Lessons from his life: Paul Fabry
To hear Sharon Litwin's interview with Paul Fabry on WWNO radio, click here.
In any city in America, one can discover people of an age whose lives have encompassed extraordinary experiences, life lessons valuable to all. Some have high name recognition; others do not. New Orleans has its share of such elders. One is Paul Fabry, an elegant, Hungarian-born, 94-year-old gentleman of the old school who lives with his wife Betsy in a 170-year-old house on Bourbon Street. It’s the house where the idea of World Trade Centers was born.
Fabry, a former diplomat and journalist, was recruited to New Orleans in 1962 by the Board of Directors of International House. It was, at the time, the leading civic group dedicated to trade and port promotions for this city. Founded in 1943 with such active leaders as Hale and Lindy Boggs, it had a membership of 3,000 business people when Fabry came, all anxious to expand trade within Central and Latin American countries. Their 1906 building at 221 Camp Street, originally built for the Canal Louisiana Bank and Trust, was turned into a boutique hotel in 1998.
“They were believing, for decades, that Central America was the future of New Orleans,” Fabry says of the International House leadership. But he thought their vision was too limited; he pushed for extended trade throughout the world. It was his idea to create a series of centers on all continents that would globalize both business and tourism. It took almost a decade for Fabry’s concept of World Trade Centers, organized by private business people, to take hold.
By 1968, Fabry was holding meetings in his Vieux Carre home with representatives of other countries to form the first World Trade Center. Not long after, the International House organization changed its name to the New Orleans World Trade Center, the first organization of its kind in the world, and moved into the iconic WTC building, at the foot of Canal Street. Today there are almost 300 similar organizations in cities around the globe, none more important or more famous than the New York World Trade Center, which was attacked by terrorists on September 11, 2001.
Over his life and during the process of creating his new concept, Fabry traveled to more than 100 countries and organized trade missions on all continents for thousands of others in Louisiana and New York.
“In 1962, we had a telephone, and that was a big technological advance to talk to somebody in Paris or Argentina,” Fabry recalls with a laugh. “And we couldn’t talk to people in China or people in Russia. At that time, it was a modern concept that we should work with all the countries regardless of their political system.”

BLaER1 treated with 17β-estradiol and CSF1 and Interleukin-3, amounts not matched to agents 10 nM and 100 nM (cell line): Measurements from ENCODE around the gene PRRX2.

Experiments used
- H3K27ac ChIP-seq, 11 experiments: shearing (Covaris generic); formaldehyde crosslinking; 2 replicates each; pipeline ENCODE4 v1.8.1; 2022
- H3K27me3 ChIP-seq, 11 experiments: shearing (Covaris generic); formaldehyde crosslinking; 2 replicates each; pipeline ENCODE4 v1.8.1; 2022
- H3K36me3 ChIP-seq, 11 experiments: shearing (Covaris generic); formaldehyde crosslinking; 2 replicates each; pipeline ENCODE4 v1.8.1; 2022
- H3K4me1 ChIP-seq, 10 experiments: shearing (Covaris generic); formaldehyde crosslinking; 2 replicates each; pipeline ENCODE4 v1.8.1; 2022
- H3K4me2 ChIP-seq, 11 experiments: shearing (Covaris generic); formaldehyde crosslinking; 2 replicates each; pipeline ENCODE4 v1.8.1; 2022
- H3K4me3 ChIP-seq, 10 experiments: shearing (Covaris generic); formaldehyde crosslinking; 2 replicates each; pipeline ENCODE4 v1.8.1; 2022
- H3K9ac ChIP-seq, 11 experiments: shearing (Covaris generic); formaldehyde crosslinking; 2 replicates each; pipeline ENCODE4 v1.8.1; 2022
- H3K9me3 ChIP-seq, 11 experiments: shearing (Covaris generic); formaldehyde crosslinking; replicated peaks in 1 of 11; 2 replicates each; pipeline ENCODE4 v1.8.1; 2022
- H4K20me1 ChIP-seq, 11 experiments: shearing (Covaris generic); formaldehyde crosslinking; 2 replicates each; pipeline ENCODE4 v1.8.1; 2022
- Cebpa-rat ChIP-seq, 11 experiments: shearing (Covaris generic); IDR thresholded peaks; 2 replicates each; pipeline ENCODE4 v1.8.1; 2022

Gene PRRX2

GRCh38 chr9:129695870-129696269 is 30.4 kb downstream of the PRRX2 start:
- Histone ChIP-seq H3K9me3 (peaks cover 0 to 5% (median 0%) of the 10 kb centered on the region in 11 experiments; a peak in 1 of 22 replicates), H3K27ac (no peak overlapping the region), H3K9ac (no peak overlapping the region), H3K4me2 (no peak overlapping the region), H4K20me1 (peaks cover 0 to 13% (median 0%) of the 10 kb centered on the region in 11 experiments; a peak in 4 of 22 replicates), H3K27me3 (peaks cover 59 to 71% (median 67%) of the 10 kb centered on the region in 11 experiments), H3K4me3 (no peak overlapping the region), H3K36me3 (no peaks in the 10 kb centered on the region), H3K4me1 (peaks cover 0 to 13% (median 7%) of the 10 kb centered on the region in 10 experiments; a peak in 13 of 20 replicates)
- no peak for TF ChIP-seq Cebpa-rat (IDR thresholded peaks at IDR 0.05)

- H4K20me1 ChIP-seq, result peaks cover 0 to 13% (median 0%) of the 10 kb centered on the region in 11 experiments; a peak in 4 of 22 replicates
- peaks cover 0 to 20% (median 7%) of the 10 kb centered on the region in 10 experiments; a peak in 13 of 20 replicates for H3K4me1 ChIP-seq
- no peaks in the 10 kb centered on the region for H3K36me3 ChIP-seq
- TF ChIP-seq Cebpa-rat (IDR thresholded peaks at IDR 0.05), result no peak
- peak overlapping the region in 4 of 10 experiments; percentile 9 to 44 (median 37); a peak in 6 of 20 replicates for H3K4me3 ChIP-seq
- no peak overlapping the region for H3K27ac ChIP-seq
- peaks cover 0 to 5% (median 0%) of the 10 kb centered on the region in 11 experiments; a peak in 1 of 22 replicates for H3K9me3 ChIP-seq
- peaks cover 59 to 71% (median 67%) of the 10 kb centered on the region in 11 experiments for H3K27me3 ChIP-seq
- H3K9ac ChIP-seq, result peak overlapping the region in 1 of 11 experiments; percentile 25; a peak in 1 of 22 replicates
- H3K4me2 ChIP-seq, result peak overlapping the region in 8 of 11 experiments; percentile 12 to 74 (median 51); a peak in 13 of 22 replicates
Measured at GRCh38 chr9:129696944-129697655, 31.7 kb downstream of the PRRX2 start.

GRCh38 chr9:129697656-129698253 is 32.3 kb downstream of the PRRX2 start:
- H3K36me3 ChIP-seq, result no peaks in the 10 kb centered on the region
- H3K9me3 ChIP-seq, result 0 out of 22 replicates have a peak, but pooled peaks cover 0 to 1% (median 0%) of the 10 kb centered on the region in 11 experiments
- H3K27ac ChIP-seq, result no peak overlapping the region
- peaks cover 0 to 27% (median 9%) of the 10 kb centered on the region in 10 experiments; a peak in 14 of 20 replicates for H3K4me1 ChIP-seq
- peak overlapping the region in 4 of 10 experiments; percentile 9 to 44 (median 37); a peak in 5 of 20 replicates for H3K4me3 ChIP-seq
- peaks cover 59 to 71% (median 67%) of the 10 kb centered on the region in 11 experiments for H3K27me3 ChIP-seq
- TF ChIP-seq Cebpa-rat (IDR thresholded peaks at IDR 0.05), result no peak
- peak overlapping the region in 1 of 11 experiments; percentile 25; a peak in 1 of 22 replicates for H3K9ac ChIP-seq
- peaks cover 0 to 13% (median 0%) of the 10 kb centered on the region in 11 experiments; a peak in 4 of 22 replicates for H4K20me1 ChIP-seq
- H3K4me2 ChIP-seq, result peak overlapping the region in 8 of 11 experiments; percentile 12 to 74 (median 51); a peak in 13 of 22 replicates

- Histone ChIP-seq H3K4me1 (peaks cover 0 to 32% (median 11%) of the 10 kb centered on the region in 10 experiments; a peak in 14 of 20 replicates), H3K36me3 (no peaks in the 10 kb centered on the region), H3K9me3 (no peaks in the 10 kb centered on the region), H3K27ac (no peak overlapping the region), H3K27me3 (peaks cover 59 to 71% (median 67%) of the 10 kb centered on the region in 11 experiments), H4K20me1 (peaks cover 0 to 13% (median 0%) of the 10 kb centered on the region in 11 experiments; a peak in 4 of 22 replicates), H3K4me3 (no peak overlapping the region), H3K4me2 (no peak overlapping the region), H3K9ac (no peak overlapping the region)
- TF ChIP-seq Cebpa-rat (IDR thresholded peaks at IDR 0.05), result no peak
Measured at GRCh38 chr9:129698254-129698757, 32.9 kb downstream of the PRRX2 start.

Now 94 years old, and as up on current affairs as anyone a quarter his age, Fabry still maintains that doing business with all countries, wherever possible, is good for everyone; although, he recognizes that the ways of communication are different. “Now you can sit in a little boat in the middle of the Hudson River and do it on the internet,” he says, sitting in front of his own computer in his second-floor office.
Fabry, who spends half the year in Aspen and half in New Orleans, can look back on a life that includes a doctorate degree in law from the University of Budapest; service as a reserve officer in the Hungarian army and as a war correspondent on the Eastern Front during World War II; and as a key member of an anti-Nazi resistance unit that saved the lives of thousands in his home country, for which he was honored with Hungary’s Presidential Gold Medal.
All of his experiences -- but most particularly those during the Holocaust in World War II -- have strengthened his belief in always being respectful of other people’s ideas, even if they are the complete opposite of his own. He saw with his own eyes how that concept disappeared with the Nazis in Europe and, later, with the communist takeover of the Hungarian government.
So what is the lesson learned? “The key word is tolerance.” Fabry says. “What it teaches you is to accept other people’s opinions, way of life, and other people’s taste. It gives you a philosophical basis, and that is my great lesson.”
This article is part of Lessons From Their Lives, an occasional series of interviews by culture writer Sharon Litwin with elder statesmen and women in New Orleans.
Sharon Litwin is president of NolaVie. Email her at [email protected]